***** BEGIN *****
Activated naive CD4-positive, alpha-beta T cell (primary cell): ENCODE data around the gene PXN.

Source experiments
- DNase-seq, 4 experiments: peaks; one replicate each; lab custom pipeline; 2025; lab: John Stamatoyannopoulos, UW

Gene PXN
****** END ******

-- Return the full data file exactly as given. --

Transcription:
Activated naive CD4-positive, alpha-beta T cell (primary cell): ENCODE data around the gene PXN.

Source experiments
- DNase-seq, 4 experiments: peaks; one replicate each; lab custom pipeline; 2025; lab: John Stamatoyannopoulos, UW

Gene PXN